Divided into two sides like a classic vinyl release, Poison in the Russian Room quivers with a crunchy ’70s Pretty Things vibe for the first half of the album and a Pentangle-like Psych Folk prayer meeting for the second half. Russian Room’s first “side” features some of the heaviest guitar work that the PJs have ever presented, particularly on the AC/DC-produced-by-Mitch-Easter opener “The Lonesome End of the Lake” and the Urge-Overkill-channels-Blah throb of “This Angel’s on Fire.” By contrast, the PJs dial it back on the second “side,” subtitled “In Search of the Elusive Fairy Queen and Some Pleasure Unknown, reducing the volume but none of the powerful impact of the songs themselves, most written by Kelly but a scattered few by utility songwriter Eric Lichter, who provides one of the album’s highlights in the stellar “Suicide Subways.” From beginning to end, Poison in the Russian Room swirls and dips and soars with anthemic determination, psychedelic fervor and melancholic bliss, and when the Green Pajamas peg the needle in those three areas, the result is nothing less than phenomenal.

This week’s vinyl burn takes me back to my college days in the late ’70s. Typically, as I was scrounging for an album that a buddy was looking for, I came across my copy of English Garden, the first and only album from Bruce Woolley and the Camera Club. Woolley came to prominence as the co-writer of “Video Killed the Radio Star,” which was vaulted into mythic Pop status by the Buggles (the song’s video was the first one played by MTV when it launched in 1981); Woolley’s version on 1978’s English Garden pre-dated the Buggles by mere months, but the Buggles’ version of the song was a UK No. 1 in 1979. For me, the Camera Club (featuring a young keyboardist named Tom Dolby) came first.

We were in class working on design sketches one afternoon when my friend Peter asked if I’d heard of Bruce Woolley and the Camera Club. I confessed I hadn’t and he said that one of the Grand Rapids stations was playing a song called “You Got Class,” which he described as “amazing.” Peter hadn’t really been into music so much when I’d met him in our design program the previous year, being more consumed by cartoonists and art. When I visited the house he shared with two other students, I noted that the four cassettes he owned were Peter Frampton, Jeff Beck, Johnny Winter and REO Speedwagon. One of his roommates had a pretty decent record collection so I steered Peter toward some titles he might want to spend some time with and a semi-local radio show he might want to check out. Within weeks, he was absorbing music like a thirsty sponge and he never stopped. In fact, he eventually moved to Washington D.C., learned guitar and has been in a succession of popular local bands over the past two decades (including the High Back Chairs with former Minor Threat drummer Jeff Nelson).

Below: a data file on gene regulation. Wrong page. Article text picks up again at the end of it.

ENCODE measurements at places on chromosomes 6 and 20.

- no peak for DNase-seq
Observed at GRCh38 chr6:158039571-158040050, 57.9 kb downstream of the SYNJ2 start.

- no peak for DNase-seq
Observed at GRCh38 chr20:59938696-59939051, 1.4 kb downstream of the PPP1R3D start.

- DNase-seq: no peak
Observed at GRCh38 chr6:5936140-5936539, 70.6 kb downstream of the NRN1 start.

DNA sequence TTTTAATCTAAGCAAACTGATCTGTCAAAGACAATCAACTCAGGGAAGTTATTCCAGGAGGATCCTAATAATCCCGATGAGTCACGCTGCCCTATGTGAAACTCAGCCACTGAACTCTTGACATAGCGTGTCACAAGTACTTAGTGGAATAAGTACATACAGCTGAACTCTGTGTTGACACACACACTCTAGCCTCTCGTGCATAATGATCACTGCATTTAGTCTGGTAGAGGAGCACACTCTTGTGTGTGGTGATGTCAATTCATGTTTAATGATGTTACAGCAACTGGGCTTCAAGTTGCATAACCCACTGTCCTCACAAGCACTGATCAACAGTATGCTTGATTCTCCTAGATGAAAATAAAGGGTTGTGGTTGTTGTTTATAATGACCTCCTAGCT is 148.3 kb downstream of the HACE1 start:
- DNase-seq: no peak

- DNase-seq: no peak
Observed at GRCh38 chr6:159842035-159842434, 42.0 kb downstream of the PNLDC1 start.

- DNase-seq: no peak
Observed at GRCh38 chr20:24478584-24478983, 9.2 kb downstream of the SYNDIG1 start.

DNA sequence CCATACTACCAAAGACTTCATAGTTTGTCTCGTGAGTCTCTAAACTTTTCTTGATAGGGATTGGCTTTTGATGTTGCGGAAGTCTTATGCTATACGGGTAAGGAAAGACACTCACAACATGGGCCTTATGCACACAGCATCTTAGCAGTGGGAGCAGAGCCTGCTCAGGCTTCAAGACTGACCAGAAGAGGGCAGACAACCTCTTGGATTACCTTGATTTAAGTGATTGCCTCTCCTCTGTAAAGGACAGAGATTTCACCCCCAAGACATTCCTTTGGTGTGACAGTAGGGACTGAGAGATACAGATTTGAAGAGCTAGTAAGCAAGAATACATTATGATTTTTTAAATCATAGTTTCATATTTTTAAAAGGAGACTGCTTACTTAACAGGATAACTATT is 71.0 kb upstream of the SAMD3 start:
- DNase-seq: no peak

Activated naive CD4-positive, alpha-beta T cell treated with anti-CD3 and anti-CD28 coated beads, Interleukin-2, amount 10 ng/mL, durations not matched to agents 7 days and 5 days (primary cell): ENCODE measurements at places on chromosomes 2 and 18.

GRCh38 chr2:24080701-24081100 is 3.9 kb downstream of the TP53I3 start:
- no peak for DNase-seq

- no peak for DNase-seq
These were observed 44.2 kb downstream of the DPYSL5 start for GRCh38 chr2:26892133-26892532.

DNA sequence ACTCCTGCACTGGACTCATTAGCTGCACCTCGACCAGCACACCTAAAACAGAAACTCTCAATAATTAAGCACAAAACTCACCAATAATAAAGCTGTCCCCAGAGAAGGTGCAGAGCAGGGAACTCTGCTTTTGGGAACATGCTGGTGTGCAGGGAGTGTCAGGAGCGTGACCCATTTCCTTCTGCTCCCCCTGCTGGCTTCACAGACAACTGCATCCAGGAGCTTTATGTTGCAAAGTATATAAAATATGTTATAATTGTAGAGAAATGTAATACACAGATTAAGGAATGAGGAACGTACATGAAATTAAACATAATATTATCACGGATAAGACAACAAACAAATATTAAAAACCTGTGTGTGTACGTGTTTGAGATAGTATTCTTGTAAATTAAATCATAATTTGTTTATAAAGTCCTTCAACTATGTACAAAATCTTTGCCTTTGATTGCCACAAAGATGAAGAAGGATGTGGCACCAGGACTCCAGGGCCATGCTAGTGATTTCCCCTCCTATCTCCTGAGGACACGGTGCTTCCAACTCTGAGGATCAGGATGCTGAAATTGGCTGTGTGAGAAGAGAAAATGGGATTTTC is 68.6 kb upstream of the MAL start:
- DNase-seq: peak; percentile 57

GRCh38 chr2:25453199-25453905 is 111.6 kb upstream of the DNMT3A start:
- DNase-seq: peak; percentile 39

I started keeping my ears open for the Camera Club and finally heard “You Got Class” a week or so after Peter had mentioned it. In just over two minutes, Woolley managed to pack in all of New Wave’s highest points; snaky, spiky guitars, jangling (and sometimes unhinged) keyboards, danceably thunderous bass, frenetic drumming and Woolley’s wonderfully cool and clipped English accent as he detailed his attempts to elevate his manners to the level of the object of his desire. The manic chorus provided the song’s irresistible hook (“It’s not what you do, uh uh oh/It’s the way you do it, baby/It’s not what you say, uh uh oh/It’s the way you say it, girl/Well, well, well, you got class, babe”) and the band followed-suit with an equally inspired soundtrack. I bought the album the moment it came into the record store across from campus.

English Garden was a marvel, almost like the glammy elements of Roxy Music and Mott the Hoople reconfigured for a hypercaffeinated New Wave band, from the Prog Wave march of the title cut to the Mott and majesty of “Dancing with the Sporting Boys” to the Dave Clark Five-as-Punk-band swing of “Flying Man” to the cinematically evocative instrumental “W.W.9” to the sweeping Roxy/Eno Pop of “Get Away William.” English Garden also featured “Clean Clean,” another song that would wind up as a huge hit for the Buggles; Woolley had done quite a lot of co-writing with Trevor Horn and Geoff Downes and in fact even helped them design the Buggles concept. Woolley’s version of “Video Killed the Radio Star” was less synthetically symphonic and poppy and more band directed, but its failure to click when the Buggles’ single was a smash led to tensions between Woolley and Columbia Records, who refused the Camera Club’s sophomore album. Woolley dissolved the band in 1981 and remained largely behind the scenes after that, writing for and collaborating with Grace Jones (including last year’s Hurricane, her first album in nearly 20 years), composing and performing music for films (he played the Theremin throughout Moulin Rouge!) and working in advertising. In the mid-’90s, he formed the Theremin-centered Radio Science Orchestra and two years ago he reunited with former Camera Clubber Thomas Dolby for a 50th anniversary celebration of the launch of Sputnik.

For the past 30 years, this has been one of my favorite albums, partly because it reminds me of my college experiences but mostly because it reminded me of my favorite music to that point, and still does. Although English Garden is available on CD as an import through Amazon, a number of substitutions (a dance version of “Goodbye to Yesterday”) and deletions (the vocoder intro to “Radio Star”) makes the vinyl version perceptibly better.